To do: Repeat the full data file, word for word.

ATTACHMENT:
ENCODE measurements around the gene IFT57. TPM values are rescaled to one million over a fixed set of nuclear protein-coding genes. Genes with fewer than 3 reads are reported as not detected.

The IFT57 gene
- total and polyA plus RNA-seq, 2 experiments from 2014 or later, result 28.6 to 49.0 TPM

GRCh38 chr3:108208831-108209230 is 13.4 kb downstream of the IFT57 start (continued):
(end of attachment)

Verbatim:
ENCODE measurements around the gene IFT57. TPM values are rescaled to one million over a fixed set of nuclear protein-coding genes. Genes with fewer than 3 reads are reported as not detected.

The IFT57 gene
- total and polyA plus RNA-seq, 2 experiments from 2014 or later, result 28.6 to 49.0 TPM

GRCh38 chr3:108208831-108209230 is 13.4 kb downstream of the IFT57 start (continued):